Efficacy of McKenzie Manipulative Therapy on Pain, Functional Activity and Disability for Lumbar Disc Herniation
Mohammad Anwar Hossain1, 2, Iqbal Kabir Jahid2, Md. Forhad Hossain3, Zakir Uddin4, *, Md. Feroz Kabir5, K. M. Amran Hossain1, Md. Nazmul Hassan6, Lori Walton7
1 Department of Physiotherapy, Bangladesh Health Professions Institute, Savar Union, Bangladesh
2 Department of Microbiology, Jashore University of Science & Technology, Churamonkathi, Bangladesh
3 Department of Statistics, Jahangirnagar University, Savar Union, Bangladesh
4 McMaster University, School of Rehabilitation Science, Saskatoon, Canada
5 Department of Physiotherapy & Rehabilitation, Jashore University of Science & Technology, Churamonkathi, Bangladesh
6 Department of Physiotherapy, Centre for the Rehabilitation of the Paralysed (CRP), Dhaka, Bangladesh
7 Department of Physical Therapy, University of Scranton, Pennsylvania, USA
Lumbar disc herniation (LDH) is a common determinant of low back pain (LBP) and priority for cost-effective therapeutic approach is necessary. The objective of the study was to explore the effectiveness of McKenzie Manipulative Therapy (MMT) for patients with LDH.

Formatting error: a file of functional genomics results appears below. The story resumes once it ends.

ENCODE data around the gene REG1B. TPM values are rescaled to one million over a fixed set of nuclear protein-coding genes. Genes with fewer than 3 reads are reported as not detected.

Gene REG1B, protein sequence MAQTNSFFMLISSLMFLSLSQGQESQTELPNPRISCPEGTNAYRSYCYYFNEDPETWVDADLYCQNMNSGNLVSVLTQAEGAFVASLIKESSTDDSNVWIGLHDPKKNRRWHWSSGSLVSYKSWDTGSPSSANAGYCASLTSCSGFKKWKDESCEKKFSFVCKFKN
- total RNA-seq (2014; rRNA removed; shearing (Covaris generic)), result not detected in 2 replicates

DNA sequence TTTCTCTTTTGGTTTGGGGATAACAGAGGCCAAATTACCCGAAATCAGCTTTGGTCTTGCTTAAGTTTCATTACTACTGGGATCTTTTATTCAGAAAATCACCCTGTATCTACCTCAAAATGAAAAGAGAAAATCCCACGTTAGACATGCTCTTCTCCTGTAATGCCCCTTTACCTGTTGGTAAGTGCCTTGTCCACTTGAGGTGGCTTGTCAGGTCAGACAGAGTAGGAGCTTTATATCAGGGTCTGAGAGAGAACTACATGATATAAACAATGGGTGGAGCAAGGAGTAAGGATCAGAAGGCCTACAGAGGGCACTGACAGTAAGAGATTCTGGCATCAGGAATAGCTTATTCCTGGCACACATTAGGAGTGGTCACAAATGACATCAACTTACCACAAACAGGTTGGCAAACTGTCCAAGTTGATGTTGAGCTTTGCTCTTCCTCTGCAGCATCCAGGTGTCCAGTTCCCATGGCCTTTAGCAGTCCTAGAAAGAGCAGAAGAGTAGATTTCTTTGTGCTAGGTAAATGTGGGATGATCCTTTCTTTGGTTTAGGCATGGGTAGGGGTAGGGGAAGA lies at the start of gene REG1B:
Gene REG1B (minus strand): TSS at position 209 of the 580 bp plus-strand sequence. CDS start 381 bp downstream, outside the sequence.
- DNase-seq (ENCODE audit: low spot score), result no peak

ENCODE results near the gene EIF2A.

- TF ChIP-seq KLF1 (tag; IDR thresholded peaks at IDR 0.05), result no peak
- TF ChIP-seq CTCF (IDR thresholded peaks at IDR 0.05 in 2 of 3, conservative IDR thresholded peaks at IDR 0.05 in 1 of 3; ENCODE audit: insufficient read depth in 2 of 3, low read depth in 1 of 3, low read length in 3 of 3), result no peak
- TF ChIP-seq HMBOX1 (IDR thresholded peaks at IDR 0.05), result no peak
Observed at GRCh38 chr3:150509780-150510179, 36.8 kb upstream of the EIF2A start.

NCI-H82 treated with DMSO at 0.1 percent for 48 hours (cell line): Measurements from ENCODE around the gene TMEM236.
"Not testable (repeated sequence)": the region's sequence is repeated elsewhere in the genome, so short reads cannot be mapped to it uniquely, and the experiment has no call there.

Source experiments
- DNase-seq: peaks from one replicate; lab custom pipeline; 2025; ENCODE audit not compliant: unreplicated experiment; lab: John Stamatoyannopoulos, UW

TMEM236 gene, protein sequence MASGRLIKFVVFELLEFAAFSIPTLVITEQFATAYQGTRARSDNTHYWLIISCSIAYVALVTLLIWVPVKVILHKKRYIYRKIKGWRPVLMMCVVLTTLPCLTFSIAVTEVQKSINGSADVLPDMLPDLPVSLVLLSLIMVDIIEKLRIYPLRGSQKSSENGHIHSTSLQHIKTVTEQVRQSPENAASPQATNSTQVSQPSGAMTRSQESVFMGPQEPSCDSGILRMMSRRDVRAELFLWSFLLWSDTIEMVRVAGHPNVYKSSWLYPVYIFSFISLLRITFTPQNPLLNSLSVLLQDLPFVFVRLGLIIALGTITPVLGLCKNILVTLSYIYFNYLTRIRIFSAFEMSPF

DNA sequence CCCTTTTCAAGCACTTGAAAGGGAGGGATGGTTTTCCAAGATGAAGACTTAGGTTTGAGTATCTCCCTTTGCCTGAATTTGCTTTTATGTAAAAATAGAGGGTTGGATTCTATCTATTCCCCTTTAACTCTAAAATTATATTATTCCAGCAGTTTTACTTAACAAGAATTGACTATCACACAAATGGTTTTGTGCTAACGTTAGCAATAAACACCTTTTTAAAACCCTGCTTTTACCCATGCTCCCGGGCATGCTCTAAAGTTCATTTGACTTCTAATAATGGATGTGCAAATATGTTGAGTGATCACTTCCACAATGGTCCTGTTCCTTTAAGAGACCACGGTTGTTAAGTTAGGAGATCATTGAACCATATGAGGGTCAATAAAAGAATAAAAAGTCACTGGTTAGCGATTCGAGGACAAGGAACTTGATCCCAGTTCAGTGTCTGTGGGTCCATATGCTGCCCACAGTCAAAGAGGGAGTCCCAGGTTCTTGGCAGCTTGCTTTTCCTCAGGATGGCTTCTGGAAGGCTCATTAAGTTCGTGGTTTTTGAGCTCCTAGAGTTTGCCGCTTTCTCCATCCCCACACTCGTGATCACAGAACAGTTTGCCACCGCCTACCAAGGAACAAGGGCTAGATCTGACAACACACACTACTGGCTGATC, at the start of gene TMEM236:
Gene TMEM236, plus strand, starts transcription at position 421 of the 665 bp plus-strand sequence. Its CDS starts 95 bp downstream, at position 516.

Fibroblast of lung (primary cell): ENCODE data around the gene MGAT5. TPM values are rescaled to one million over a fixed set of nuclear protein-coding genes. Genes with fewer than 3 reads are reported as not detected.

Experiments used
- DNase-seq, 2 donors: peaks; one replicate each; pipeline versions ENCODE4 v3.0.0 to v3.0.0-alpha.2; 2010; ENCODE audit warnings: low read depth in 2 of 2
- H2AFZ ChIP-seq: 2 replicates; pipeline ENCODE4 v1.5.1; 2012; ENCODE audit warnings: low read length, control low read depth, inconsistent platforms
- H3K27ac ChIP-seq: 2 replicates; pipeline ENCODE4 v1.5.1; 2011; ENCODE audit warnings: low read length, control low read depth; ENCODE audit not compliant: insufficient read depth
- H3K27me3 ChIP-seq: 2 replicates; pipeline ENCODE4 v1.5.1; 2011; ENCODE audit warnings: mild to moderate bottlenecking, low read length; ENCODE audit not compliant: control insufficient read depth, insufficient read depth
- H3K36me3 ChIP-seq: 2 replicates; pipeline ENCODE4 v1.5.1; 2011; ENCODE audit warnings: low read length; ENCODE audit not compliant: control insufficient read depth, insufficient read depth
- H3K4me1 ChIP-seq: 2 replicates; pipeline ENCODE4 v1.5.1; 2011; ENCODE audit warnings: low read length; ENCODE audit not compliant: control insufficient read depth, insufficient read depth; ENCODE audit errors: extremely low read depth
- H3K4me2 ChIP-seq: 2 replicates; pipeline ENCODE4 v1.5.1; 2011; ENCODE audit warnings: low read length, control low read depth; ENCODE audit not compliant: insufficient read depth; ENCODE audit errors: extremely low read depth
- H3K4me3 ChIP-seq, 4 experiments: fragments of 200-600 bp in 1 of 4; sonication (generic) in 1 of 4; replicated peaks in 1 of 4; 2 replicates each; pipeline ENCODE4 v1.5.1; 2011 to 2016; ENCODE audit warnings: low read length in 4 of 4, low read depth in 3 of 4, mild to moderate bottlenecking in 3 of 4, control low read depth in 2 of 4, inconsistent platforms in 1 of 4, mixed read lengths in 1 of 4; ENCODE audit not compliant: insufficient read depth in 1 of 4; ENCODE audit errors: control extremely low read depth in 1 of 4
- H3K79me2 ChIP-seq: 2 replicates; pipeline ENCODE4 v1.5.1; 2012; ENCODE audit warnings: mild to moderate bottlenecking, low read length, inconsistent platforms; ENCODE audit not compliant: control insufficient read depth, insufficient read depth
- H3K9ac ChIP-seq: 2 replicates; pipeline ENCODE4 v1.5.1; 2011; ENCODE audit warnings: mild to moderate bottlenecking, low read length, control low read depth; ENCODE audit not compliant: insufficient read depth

This was an assessor blinded, 36-month RCT, at Center for Rehabilitation of the Paralyzed (CRP) in Savaar, Bangladesh. Seventy-two subjects, ages 28-47 years and clinically diagnosed with MRI findings of LDH, were randomly recruited from hospital records and sixty-eight found eligible. The control group received stretching exercise and graded oscillatory mobilization, and the experimental group received McKenzie manipulative therapy for 12 sessions in 4 weeks, both groups received a standard set of care also. The pain was the primary outcome and the secondary outcome was participation in functional activities and disability.
Pain and Disability found significant improvement in both groups, with the McKenzie approach significantly superior to the control group (p<.05). Bothersome in Activities (SBI) reported significantly lower post report compared to baseline for both groups (p<.01). McKenzie showed significantly superior outcomes for fear avoidance (FABQ) total and SBI feeling of abnormal sensation in leg compared to the control group (p <.05).
The McKenzie manipulative therapy approach was found to be effective for pain, disability and participation in activities for single or multiple level LDH patients in a short time from day 1 to week 4, and the treatment effect extends after 6 months.
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